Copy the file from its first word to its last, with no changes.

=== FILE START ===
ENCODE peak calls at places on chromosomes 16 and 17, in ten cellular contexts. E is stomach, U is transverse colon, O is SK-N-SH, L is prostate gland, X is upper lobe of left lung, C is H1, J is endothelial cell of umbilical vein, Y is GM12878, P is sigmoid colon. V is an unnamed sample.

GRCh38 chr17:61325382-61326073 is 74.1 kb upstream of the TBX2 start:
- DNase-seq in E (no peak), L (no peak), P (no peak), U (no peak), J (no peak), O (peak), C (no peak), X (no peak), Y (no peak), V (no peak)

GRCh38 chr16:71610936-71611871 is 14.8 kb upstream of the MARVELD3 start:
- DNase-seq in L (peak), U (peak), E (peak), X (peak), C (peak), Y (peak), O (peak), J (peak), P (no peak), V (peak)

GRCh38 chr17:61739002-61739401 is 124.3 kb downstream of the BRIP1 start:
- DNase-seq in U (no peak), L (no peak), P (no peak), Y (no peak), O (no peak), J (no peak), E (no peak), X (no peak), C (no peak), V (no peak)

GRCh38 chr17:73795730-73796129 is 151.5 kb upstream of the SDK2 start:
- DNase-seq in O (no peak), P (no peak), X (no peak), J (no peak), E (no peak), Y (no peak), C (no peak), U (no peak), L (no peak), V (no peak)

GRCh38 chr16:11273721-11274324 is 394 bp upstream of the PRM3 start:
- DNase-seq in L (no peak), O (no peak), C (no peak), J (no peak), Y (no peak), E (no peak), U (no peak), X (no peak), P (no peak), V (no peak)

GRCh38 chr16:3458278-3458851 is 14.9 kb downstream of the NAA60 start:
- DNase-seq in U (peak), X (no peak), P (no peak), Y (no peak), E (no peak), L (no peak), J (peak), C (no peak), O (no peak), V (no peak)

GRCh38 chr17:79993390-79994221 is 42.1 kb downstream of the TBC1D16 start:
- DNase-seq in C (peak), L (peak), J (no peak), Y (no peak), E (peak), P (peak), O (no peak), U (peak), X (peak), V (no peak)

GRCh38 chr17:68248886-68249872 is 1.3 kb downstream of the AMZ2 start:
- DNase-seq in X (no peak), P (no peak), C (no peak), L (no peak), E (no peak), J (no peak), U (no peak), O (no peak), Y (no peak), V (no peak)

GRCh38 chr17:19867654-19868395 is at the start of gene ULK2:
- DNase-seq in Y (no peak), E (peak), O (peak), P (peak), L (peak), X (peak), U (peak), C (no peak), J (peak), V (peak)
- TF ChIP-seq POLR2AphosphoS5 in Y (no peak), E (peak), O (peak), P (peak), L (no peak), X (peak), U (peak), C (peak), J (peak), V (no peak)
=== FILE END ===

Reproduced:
ENCODE peak calls at places on chromosomes 16 and 17, in ten cellular contexts. E is stomach, U is transverse colon, O is SK-N-SH, L is prostate gland, X is upper lobe of left lung, C is H1, J is endothelial cell of umbilical vein, Y is GM12878, P is sigmoid colon. V is an unnamed sample.

GRCh38 chr17:61325382-61326073 is 74.1 kb upstream of the TBX2 start:
- DNase-seq in E (no peak), L (no peak), P (no peak), U (no peak), J (no peak), O (peak), C (no peak), X (no peak), Y (no peak), V (no peak)

GRCh38 chr16:71610936-71611871 is 14.8 kb upstream of the MARVELD3 start:
- DNase-seq in L (peak), U (peak), E (peak), X (peak), C (peak), Y (peak), O (peak), J (peak), P (no peak), V (peak)

GRCh38 chr17:61739002-61739401 is 124.3 kb downstream of the BRIP1 start:
- DNase-seq in U (no peak), L (no peak), P (no peak), Y (no peak), O (no peak), J (no peak), E (no peak), X (no peak), C (no peak), V (no peak)

GRCh38 chr17:73795730-73796129 is 151.5 kb upstream of the SDK2 start:
- DNase-seq in O (no peak), P (no peak), X (no peak), J (no peak), E (no peak), Y (no peak), C (no peak), U (no peak), L (no peak), V (no peak)

GRCh38 chr16:11273721-11274324 is 394 bp upstream of the PRM3 start:
- DNase-seq in L (no peak), O (no peak), C (no peak), J (no peak), Y (no peak), E (no peak), U (no peak), X (no peak), P (no peak), V (no peak)

GRCh38 chr16:3458278-3458851 is 14.9 kb downstream of the NAA60 start:
- DNase-seq in U (peak), X (no peak), P (no peak), Y (no peak), E (no peak), L (no peak), J (peak), C (no peak), O (no peak), V (no peak)

GRCh38 chr17:79993390-79994221 is 42.1 kb downstream of the TBC1D16 start:
- DNase-seq in C (peak), L (peak), J (no peak), Y (no peak), E (peak), P (peak), O (no peak), U (peak), X (peak), V (no peak)

GRCh38 chr17:68248886-68249872 is 1.3 kb downstream of the AMZ2 start:
- DNase-seq in X (no peak), P (no peak), C (no peak), L (no peak), E (no peak), J (no peak), U (no peak), O (no peak), Y (no peak), V (no peak)

GRCh38 chr17:19867654-19868395 is at the start of gene ULK2:
- DNase-seq in Y (no peak), E (peak), O (peak), P (peak), L (peak), X (peak), U (peak), C (no peak), J (peak), V (peak)
- TF ChIP-seq POLR2AphosphoS5 in Y (no peak), E (peak), O (peak), P (peak), L (no peak), X (peak), U (peak), C (peak), J (peak), V (no peak)